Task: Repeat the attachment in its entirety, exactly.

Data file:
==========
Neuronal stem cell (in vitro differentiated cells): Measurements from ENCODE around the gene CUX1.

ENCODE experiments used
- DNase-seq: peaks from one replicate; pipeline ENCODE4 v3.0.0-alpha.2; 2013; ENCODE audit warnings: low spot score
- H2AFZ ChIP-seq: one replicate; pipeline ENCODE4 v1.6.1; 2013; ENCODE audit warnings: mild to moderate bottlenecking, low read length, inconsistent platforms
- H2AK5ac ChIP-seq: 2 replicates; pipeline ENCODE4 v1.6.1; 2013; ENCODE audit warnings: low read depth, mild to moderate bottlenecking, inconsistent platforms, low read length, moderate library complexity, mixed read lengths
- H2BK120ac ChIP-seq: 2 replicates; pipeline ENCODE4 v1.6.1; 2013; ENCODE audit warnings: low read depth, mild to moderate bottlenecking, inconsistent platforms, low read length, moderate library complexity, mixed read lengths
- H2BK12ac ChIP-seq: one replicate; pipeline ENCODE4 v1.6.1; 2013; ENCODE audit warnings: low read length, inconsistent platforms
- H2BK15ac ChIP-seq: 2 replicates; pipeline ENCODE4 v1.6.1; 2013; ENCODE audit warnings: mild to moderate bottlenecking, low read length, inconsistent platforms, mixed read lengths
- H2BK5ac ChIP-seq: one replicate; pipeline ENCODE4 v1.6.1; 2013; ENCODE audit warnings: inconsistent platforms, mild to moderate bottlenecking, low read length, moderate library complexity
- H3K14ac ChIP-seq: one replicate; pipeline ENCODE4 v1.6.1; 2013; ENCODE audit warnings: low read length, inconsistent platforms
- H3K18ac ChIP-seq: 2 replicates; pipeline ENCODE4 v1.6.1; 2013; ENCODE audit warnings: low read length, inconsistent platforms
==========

Neuronal stem cell (in vitro differentiated cells): Measurements from ENCODE around the gene CUX1.

ENCODE experiments used
- DNase-seq: peaks from one replicate; pipeline ENCODE4 v3.0.0-alpha.2; 2013; ENCODE audit warnings: low spot score
- H2AFZ ChIP-seq: one replicate; pipeline ENCODE4 v1.6.1; 2013; ENCODE audit warnings: mild to moderate bottlenecking, low read length, inconsistent platforms
- H2AK5ac ChIP-seq: 2 replicates; pipeline ENCODE4 v1.6.1; 2013; ENCODE audit warnings: low read depth, mild to moderate bottlenecking, inconsistent platforms, low read length, moderate library complexity, mixed read lengths
- H2BK120ac ChIP-seq: 2 replicates; pipeline ENCODE4 v1.6.1; 2013; ENCODE audit warnings: low read depth, mild to moderate bottlenecking, inconsistent platforms, low read length, moderate library complexity, mixed read lengths
- H2BK12ac ChIP-seq: one replicate; pipeline ENCODE4 v1.6.1; 2013; ENCODE audit warnings: low read length, inconsistent platforms
- H2BK15ac ChIP-seq: 2 replicates; pipeline ENCODE4 v1.6.1; 2013; ENCODE audit warnings: mild to moderate bottlenecking, low read length, inconsistent platforms, mixed read lengths
- H2BK5ac ChIP-seq: one replicate; pipeline ENCODE4 v1.6.1; 2013; ENCODE audit warnings: inconsistent platforms, mild to moderate bottlenecking, low read length, moderate library complexity
- H3K14ac ChIP-seq: one replicate; pipeline ENCODE4 v1.6.1; 2013; ENCODE audit warnings: low read length, inconsistent platforms
- H3K18ac ChIP-seq: 2 replicates; pipeline ENCODE4 v1.6.1; 2013; ENCODE audit warnings: low read length, inconsistent platforms